Summer in winter; day in night;
       Heaven in earth, and God in man.
Great little one, whose all-embracing birth
Lifts earth to heaven, stoops heav’n to earth.

This is a verse from Richard Crashaw’s ‘In the Holy Nativity of Our Lord.’ He was an Anglican priest and academic, living from 1613-1649. He was ejected from Cambridge in 1643 by Oliver Cromwell, who famously did not approve of Christmas. Crashaw became a Catholic in exile, and died a canon of Loreto, Italy in August 1649.

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19 November: Field of Waterloo, II.

Look forth, once more, with softened heart,
Ere from the field of fame we part;
Triumph and Sorrow border near,
And joy oft melts into a tear.
Alas! what links of love that morn
Has War’s rude hand asunder torn!
For ne’er was field so sternly fought,
And ne’er was conquest dearer bought,
Here piled in common slaughter sleep
Those whom affection long shall weep
Here rests the sire, that ne’er shall strain
His orphans to his heart again;
The son, whom, on his native shore,
The parent’s voice shall bless no more;
The bridegroom, who has hardly pressed
His blushing consort to his breast;
The husband, whom through many a year
Long love and mutual faith endear.
Thou canst not name one tender tie,
But here dissolved its relics lie!
Oh! when thou see’st some mourner’s veil
Shroud her thin form and visage pale,
Or mark’st the Matron’s bursting tears
Stream when the stricken drum she hears;
Or see’st how manlier grief, suppressed,
Is labouring in a father’s breast, -
With no inquiry vain pursue
The cause, but think on Waterloo!" (from "Some Poems" by Sir Walter Scott)

Two poems, a century apart; two poems about War in Belgium. The first is the last stanza of Sir Walter Scott’s ‘The Field of Waterloo’, the second chosen by grieving parents of a man so young they were still reckoning his age in years and months. But Scott’s ‘The son, whom, on his native shore, The parent’s voice shall bless no more’ is yet blessed by his parents’ ‘trust in Christ to meet again’ and their prayer, ‘Rest in peace’.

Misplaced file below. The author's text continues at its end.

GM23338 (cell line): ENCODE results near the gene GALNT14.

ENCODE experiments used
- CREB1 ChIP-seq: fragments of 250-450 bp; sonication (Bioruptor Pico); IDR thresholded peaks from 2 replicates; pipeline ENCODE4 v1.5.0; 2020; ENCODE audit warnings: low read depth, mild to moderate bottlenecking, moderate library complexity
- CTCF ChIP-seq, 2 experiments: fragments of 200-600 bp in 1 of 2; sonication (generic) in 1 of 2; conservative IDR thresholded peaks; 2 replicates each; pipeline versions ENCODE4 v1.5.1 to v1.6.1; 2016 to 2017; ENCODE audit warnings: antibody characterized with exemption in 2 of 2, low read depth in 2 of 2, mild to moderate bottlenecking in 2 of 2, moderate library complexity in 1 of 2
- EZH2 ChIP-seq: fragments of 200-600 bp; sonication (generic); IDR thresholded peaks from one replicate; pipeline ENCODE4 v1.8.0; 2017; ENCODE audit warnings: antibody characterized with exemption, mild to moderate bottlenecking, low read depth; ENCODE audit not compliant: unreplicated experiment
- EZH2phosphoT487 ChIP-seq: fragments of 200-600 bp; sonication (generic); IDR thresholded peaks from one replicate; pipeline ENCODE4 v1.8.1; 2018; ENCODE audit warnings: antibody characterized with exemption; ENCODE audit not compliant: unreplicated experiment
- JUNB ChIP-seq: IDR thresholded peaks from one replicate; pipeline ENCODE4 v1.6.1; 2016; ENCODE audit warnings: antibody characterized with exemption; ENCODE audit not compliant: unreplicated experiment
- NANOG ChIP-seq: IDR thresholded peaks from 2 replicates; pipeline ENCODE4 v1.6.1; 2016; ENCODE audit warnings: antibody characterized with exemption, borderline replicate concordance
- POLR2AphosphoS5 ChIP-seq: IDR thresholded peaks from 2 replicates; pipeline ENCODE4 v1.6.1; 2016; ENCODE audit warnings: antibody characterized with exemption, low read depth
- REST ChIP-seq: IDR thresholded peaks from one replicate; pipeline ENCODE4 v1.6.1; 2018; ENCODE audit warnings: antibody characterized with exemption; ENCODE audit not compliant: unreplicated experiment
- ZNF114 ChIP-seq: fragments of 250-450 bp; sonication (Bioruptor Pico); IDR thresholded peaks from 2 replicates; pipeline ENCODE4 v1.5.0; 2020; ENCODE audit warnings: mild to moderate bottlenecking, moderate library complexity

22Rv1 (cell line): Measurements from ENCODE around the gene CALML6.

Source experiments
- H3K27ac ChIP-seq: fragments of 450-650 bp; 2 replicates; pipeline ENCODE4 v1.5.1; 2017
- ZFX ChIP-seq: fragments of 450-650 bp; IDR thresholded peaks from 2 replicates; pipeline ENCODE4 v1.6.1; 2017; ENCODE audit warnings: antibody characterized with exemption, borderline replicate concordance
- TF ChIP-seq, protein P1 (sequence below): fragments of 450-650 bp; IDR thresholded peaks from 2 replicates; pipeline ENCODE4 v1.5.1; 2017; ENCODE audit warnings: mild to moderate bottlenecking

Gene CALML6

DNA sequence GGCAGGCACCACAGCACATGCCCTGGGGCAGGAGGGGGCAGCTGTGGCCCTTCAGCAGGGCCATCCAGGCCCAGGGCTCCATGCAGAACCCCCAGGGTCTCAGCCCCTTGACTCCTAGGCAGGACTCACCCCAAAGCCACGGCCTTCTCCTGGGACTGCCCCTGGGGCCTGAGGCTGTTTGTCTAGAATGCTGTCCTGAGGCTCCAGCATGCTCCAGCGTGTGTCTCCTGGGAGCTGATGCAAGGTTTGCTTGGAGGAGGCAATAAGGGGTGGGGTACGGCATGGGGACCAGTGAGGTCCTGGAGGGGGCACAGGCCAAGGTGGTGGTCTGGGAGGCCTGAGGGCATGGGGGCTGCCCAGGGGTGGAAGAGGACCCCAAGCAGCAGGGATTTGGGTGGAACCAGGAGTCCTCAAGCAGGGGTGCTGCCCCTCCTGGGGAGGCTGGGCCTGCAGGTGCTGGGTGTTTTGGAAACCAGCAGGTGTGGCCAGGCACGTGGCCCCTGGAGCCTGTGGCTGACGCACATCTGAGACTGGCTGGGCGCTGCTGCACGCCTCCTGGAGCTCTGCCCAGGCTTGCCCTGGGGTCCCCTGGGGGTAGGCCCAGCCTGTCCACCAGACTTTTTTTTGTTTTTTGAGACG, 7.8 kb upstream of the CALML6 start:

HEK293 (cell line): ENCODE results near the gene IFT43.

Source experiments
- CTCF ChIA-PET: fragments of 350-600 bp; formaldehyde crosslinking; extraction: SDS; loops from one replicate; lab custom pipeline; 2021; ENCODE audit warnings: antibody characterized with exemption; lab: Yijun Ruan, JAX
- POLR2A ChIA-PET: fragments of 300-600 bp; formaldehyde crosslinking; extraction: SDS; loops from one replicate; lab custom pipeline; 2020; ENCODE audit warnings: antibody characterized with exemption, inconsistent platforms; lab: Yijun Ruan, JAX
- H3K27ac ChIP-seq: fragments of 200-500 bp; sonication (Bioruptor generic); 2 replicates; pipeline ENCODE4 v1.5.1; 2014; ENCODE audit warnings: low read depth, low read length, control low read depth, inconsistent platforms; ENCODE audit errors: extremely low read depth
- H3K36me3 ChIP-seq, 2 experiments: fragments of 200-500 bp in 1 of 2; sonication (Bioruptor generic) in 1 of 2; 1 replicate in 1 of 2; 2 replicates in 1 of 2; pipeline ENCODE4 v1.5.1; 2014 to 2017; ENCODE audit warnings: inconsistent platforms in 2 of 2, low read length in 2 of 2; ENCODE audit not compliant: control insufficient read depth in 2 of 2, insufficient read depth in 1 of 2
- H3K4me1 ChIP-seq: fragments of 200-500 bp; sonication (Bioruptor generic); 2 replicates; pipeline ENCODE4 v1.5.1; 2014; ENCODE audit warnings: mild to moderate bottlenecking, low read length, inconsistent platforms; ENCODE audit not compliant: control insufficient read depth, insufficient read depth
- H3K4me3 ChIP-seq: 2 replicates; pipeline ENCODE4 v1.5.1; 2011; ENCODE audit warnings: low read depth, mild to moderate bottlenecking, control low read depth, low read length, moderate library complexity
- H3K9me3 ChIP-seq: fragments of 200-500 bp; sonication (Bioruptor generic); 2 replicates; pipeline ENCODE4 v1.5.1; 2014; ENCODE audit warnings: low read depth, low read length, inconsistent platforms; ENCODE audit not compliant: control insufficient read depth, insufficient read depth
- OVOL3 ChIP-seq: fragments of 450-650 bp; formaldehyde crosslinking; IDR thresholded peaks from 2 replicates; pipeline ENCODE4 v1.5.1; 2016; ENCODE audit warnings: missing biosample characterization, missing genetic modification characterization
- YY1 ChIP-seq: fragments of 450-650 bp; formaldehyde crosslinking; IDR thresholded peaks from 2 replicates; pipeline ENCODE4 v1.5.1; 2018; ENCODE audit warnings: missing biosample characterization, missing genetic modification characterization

The Raid on Zeebrugge was an unsuccessful and bloody attempt to block the port which was used by German U-boats to attack allied shipping. RMLI was the Royal Marines Light Infantry, based in Cheriton where George lies buried.

Was there much progress in a hundred years? Let us pray that all casualties of war may rest in peace, and that all of us now alive may live in peace.

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18 November: The Field of Waterloo, I.

The chapel at Deal Castle, now a memorial to all who fell in conflict.The Duke of Wellington had his official residence as Lord Warden of the Cinque Ports nearby at Walmer Castle, Kent.

Sir Walter Scott wrote a long poem on the Battle of Waterloo, 18 June 1815. This extract is from near the end of the epic and is addressed to the Duke of Wellington, Commander of British forces. Scott justifies Wellington’s gallantry as always ‘for public weal’. He has a point when Napoleon’s imperial ambitions are considered. But as we shall see tomorrow, there was and still is another side to conflict; death, injury, bereavement, loss. Hardly Heaven’s decree.


For not a people’s just acclaim,
Not the full hail of Europe’s fame,
Thy Prince’s smiles, the State’s decree,
The ducal rank, the gartered knee,
Not these such pure delight afford
As that, when hanging up thy sword,
Well may’st thou think, “This honest steel
Was ever drawn for public weal;
And, such was rightful Heaven’s decree,